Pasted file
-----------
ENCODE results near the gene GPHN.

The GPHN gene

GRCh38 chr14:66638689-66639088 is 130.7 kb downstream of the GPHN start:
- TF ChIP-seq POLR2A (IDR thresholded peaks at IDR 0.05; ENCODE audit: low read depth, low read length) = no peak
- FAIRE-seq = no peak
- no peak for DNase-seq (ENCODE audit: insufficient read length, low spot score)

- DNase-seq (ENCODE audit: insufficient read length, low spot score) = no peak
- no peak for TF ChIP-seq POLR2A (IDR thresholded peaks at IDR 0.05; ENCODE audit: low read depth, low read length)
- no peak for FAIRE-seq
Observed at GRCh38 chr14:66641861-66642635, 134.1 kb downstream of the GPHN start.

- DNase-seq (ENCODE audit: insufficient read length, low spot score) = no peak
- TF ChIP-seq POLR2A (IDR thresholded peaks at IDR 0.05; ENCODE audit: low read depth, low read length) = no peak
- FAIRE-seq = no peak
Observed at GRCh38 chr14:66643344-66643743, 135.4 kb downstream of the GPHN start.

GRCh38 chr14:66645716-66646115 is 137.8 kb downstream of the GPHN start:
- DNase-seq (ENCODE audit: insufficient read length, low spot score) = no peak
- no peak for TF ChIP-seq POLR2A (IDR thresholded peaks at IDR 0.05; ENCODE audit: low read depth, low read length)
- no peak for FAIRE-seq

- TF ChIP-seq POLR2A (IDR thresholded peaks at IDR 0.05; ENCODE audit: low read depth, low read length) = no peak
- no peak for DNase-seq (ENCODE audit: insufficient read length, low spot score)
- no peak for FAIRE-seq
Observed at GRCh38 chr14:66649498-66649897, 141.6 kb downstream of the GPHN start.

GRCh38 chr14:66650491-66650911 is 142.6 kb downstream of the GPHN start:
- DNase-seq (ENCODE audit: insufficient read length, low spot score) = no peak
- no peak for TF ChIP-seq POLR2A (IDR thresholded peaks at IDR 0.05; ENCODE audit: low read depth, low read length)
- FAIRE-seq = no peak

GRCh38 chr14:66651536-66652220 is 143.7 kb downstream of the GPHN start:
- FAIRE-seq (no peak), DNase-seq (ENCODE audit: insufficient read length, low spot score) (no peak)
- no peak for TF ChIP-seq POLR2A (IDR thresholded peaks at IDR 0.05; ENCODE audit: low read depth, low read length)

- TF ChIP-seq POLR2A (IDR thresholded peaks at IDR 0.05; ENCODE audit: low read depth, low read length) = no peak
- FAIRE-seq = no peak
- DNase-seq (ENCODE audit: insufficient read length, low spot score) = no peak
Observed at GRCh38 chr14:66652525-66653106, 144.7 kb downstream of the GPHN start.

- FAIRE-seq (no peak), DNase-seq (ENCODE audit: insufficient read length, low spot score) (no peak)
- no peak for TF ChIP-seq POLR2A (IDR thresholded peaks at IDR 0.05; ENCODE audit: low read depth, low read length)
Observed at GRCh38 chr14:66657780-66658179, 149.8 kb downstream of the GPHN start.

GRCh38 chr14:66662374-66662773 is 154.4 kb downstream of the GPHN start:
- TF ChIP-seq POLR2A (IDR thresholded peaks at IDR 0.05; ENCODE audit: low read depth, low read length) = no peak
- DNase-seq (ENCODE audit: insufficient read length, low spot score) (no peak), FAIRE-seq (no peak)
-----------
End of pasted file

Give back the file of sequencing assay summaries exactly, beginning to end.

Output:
ENCODE results near the gene GPHN.

The GPHN gene

GRCh38 chr14:66638689-66639088 is 130.7 kb downstream of the GPHN start:
- TF ChIP-seq POLR2A (IDR thresholded peaks at IDR 0.05; ENCODE audit: low read depth, low read length) = no peak
- FAIRE-seq = no peak
- no peak for DNase-seq (ENCODE audit: insufficient read length, low spot score)

- DNase-seq (ENCODE audit: insufficient read length, low spot score) = no peak
- no peak for TF ChIP-seq POLR2A (IDR thresholded peaks at IDR 0.05; ENCODE audit: low read depth, low read length)
- no peak for FAIRE-seq
Observed at GRCh38 chr14:66641861-66642635, 134.1 kb downstream of the GPHN start.

- DNase-seq (ENCODE audit: insufficient read length, low spot score) = no peak
- TF ChIP-seq POLR2A (IDR thresholded peaks at IDR 0.05; ENCODE audit: low read depth, low read length) = no peak
- FAIRE-seq = no peak
Observed at GRCh38 chr14:66643344-66643743, 135.4 kb downstream of the GPHN start.

GRCh38 chr14:66645716-66646115 is 137.8 kb downstream of the GPHN start:
- DNase-seq (ENCODE audit: insufficient read length, low spot score) = no peak
- no peak for TF ChIP-seq POLR2A (IDR thresholded peaks at IDR 0.05; ENCODE audit: low read depth, low read length)
- no peak for FAIRE-seq

- TF ChIP-seq POLR2A (IDR thresholded peaks at IDR 0.05; ENCODE audit: low read depth, low read length) = no peak
- no peak for DNase-seq (ENCODE audit: insufficient read length, low spot score)
- no peak for FAIRE-seq
Observed at GRCh38 chr14:66649498-66649897, 141.6 kb downstream of the GPHN start.

GRCh38 chr14:66650491-66650911 is 142.6 kb downstream of the GPHN start:
- DNase-seq (ENCODE audit: insufficient read length, low spot score) = no peak
- no peak for TF ChIP-seq POLR2A (IDR thresholded peaks at IDR 0.05; ENCODE audit: low read depth, low read length)
- FAIRE-seq = no peak

GRCh38 chr14:66651536-66652220 is 143.7 kb downstream of the GPHN start:
- FAIRE-seq (no peak), DNase-seq (ENCODE audit: insufficient read length, low spot score) (no peak)
- no peak for TF ChIP-seq POLR2A (IDR thresholded peaks at IDR 0.05; ENCODE audit: low read depth, low read length)

- TF ChIP-seq POLR2A (IDR thresholded peaks at IDR 0.05; ENCODE audit: low read depth, low read length) = no peak
- FAIRE-seq = no peak
- DNase-seq (ENCODE audit: insufficient read length, low spot score) = no peak
Observed at GRCh38 chr14:66652525-66653106, 144.7 kb downstream of the GPHN start.

- FAIRE-seq (no peak), DNase-seq (ENCODE audit: insufficient read length, low spot score) (no peak)
- no peak for TF ChIP-seq POLR2A (IDR thresholded peaks at IDR 0.05; ENCODE audit: low read depth, low read length)
Observed at GRCh38 chr14:66657780-66658179, 149.8 kb downstream of the GPHN start.

GRCh38 chr14:66662374-66662773 is 154.4 kb downstream of the GPHN start:
- TF ChIP-seq POLR2A (IDR thresholded peaks at IDR 0.05; ENCODE audit: low read depth, low read length) = no peak
- DNase-seq (ENCODE audit: insufficient read length, low spot score) (no peak), FAIRE-seq (no peak)